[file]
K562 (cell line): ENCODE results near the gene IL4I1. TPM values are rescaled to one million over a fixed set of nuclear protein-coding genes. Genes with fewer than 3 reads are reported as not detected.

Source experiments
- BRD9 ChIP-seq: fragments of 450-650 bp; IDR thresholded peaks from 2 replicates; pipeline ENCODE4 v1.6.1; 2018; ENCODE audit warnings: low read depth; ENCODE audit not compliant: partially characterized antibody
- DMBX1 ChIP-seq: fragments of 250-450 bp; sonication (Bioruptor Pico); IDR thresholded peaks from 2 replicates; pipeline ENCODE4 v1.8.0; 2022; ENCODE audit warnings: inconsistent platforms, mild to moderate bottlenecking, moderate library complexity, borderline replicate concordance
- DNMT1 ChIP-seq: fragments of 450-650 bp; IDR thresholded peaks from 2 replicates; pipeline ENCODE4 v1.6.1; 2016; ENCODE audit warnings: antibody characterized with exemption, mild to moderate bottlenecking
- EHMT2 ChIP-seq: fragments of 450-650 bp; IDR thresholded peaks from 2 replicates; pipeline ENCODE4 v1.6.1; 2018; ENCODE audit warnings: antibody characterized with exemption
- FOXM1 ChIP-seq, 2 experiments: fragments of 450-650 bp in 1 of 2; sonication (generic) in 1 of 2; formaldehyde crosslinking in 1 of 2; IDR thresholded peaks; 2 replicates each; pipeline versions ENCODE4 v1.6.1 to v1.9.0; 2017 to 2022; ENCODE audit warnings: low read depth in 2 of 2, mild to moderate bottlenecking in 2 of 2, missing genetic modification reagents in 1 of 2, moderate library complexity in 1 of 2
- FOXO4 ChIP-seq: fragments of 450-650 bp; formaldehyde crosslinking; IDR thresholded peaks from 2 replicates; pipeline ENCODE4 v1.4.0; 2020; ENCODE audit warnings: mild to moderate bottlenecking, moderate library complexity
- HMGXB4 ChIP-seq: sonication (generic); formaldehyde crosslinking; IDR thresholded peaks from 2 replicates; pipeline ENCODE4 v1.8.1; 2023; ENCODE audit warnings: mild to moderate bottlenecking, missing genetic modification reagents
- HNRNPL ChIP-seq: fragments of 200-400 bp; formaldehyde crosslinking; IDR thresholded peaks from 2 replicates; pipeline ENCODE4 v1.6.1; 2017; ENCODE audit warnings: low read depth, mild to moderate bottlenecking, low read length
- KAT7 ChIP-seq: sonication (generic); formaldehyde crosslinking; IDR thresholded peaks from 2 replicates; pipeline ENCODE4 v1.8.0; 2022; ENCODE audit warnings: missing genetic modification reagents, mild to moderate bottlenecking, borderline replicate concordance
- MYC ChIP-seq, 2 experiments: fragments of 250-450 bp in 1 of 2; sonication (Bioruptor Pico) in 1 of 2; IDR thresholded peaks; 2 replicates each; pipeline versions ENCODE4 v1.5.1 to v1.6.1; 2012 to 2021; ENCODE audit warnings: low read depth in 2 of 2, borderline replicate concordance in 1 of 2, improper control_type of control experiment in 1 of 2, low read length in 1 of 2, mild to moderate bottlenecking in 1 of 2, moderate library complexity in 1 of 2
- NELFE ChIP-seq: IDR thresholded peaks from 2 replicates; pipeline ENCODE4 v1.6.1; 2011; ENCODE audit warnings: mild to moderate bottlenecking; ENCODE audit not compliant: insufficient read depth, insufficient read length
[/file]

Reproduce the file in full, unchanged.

K562 (cell line): ENCODE results near the gene IL4I1. TPM values are rescaled to one million over a fixed set of nuclear protein-coding genes. Genes with fewer than 3 reads are reported as not detected.

Source experiments
- BRD9 ChIP-seq: fragments of 450-650 bp; IDR thresholded peaks from 2 replicates; pipeline ENCODE4 v1.6.1; 2018; ENCODE audit warnings: low read depth; ENCODE audit not compliant: partially characterized antibody
- DMBX1 ChIP-seq: fragments of 250-450 bp; sonication (Bioruptor Pico); IDR thresholded peaks from 2 replicates; pipeline ENCODE4 v1.8.0; 2022; ENCODE audit warnings: inconsistent platforms, mild to moderate bottlenecking, moderate library complexity, borderline replicate concordance
- DNMT1 ChIP-seq: fragments of 450-650 bp; IDR thresholded peaks from 2 replicates; pipeline ENCODE4 v1.6.1; 2016; ENCODE audit warnings: antibody characterized with exemption, mild to moderate bottlenecking
- EHMT2 ChIP-seq: fragments of 450-650 bp; IDR thresholded peaks from 2 replicates; pipeline ENCODE4 v1.6.1; 2018; ENCODE audit warnings: antibody characterized with exemption
- FOXM1 ChIP-seq, 2 experiments: fragments of 450-650 bp in 1 of 2; sonication (generic) in 1 of 2; formaldehyde crosslinking in 1 of 2; IDR thresholded peaks; 2 replicates each; pipeline versions ENCODE4 v1.6.1 to v1.9.0; 2017 to 2022; ENCODE audit warnings: low read depth in 2 of 2, mild to moderate bottlenecking in 2 of 2, missing genetic modification reagents in 1 of 2, moderate library complexity in 1 of 2
- FOXO4 ChIP-seq: fragments of 450-650 bp; formaldehyde crosslinking; IDR thresholded peaks from 2 replicates; pipeline ENCODE4 v1.4.0; 2020; ENCODE audit warnings: mild to moderate bottlenecking, moderate library complexity
- HMGXB4 ChIP-seq: sonication (generic); formaldehyde crosslinking; IDR thresholded peaks from 2 replicates; pipeline ENCODE4 v1.8.1; 2023; ENCODE audit warnings: mild to moderate bottlenecking, missing genetic modification reagents
- HNRNPL ChIP-seq: fragments of 200-400 bp; formaldehyde crosslinking; IDR thresholded peaks from 2 replicates; pipeline ENCODE4 v1.6.1; 2017; ENCODE audit warnings: low read depth, mild to moderate bottlenecking, low read length
- KAT7 ChIP-seq: sonication (generic); formaldehyde crosslinking; IDR thresholded peaks from 2 replicates; pipeline ENCODE4 v1.8.0; 2022; ENCODE audit warnings: missing genetic modification reagents, mild to moderate bottlenecking, borderline replicate concordance
- MYC ChIP-seq, 2 experiments: fragments of 250-450 bp in 1 of 2; sonication (Bioruptor Pico) in 1 of 2; IDR thresholded peaks; 2 replicates each; pipeline versions ENCODE4 v1.5.1 to v1.6.1; 2012 to 2021; ENCODE audit warnings: low read depth in 2 of 2, borderline replicate concordance in 1 of 2, improper control_type of control experiment in 1 of 2, low read length in 1 of 2, mild to moderate bottlenecking in 1 of 2, moderate library complexity in 1 of 2
- NELFE ChIP-seq: IDR thresholded peaks from 2 replicates; pipeline ENCODE4 v1.6.1; 2011; ENCODE audit warnings: mild to moderate bottlenecking; ENCODE audit not compliant: insufficient read depth, insufficient read length